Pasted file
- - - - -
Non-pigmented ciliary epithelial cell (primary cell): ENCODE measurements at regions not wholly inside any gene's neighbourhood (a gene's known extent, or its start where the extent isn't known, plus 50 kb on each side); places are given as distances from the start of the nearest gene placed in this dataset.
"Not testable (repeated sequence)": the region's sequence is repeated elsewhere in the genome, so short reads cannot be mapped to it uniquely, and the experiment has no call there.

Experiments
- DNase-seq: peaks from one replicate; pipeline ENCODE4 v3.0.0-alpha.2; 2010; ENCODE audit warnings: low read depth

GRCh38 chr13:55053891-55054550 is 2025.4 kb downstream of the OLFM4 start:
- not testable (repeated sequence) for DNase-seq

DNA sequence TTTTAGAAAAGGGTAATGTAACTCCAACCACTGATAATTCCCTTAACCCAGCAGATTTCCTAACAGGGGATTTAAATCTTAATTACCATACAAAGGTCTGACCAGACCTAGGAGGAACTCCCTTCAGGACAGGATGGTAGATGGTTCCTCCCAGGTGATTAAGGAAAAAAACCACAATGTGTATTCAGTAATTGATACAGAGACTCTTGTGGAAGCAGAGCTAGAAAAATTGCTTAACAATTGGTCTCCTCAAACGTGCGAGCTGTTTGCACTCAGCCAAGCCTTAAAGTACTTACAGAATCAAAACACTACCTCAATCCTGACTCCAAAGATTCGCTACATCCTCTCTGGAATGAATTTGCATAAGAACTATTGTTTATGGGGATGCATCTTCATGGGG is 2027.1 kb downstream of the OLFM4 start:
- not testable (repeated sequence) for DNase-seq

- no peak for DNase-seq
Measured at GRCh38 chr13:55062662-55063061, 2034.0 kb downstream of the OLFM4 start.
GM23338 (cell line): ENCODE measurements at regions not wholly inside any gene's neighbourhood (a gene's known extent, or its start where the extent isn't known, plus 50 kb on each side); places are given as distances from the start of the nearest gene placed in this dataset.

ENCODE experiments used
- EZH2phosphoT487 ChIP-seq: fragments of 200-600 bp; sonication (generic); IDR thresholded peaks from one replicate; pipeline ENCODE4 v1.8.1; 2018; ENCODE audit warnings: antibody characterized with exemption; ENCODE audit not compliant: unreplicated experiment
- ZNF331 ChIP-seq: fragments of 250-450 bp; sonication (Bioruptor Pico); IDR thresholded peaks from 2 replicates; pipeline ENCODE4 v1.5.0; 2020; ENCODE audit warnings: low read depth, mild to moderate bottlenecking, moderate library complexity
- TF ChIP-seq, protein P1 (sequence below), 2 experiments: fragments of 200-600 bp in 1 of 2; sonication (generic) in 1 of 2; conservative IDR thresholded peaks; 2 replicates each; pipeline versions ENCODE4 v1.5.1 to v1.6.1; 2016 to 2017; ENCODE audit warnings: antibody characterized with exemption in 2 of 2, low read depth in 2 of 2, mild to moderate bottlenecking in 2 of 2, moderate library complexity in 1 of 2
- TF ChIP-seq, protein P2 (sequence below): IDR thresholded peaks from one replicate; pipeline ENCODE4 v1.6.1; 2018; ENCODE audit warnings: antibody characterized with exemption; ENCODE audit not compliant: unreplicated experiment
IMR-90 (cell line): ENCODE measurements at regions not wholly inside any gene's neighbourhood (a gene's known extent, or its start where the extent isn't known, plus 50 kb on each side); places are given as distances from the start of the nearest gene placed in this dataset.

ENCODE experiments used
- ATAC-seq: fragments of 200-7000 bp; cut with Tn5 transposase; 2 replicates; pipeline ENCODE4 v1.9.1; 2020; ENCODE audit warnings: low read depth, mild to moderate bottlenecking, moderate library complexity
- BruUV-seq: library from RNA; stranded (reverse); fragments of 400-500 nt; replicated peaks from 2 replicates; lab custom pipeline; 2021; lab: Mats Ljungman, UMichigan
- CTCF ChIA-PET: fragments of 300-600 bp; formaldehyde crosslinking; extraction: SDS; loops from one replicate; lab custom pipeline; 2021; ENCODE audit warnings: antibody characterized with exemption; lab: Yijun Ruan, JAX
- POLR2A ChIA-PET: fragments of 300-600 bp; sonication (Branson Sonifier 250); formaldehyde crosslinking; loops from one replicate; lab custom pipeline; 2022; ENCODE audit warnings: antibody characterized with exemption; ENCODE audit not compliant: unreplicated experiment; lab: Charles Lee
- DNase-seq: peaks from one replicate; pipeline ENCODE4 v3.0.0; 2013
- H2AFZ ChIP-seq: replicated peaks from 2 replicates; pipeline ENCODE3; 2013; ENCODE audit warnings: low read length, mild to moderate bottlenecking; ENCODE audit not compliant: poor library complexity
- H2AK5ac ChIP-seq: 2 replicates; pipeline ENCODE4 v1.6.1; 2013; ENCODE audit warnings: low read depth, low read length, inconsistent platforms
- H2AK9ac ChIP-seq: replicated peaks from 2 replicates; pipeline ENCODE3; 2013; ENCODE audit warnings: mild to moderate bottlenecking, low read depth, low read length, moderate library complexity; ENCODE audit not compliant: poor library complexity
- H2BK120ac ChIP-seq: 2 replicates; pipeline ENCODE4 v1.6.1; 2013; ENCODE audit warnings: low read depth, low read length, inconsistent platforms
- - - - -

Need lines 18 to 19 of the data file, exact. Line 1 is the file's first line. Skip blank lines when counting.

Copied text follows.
ENCODE experiments used
- ATAC-seq: fragments of 200-7000 bp; cut with Tn5 transposase; 2 replicates; pipeline ENCODE4 v1.9.1; 2020; ENCODE audit warnings: low read depth, mild to moderate bottlenecking, moderate library complexity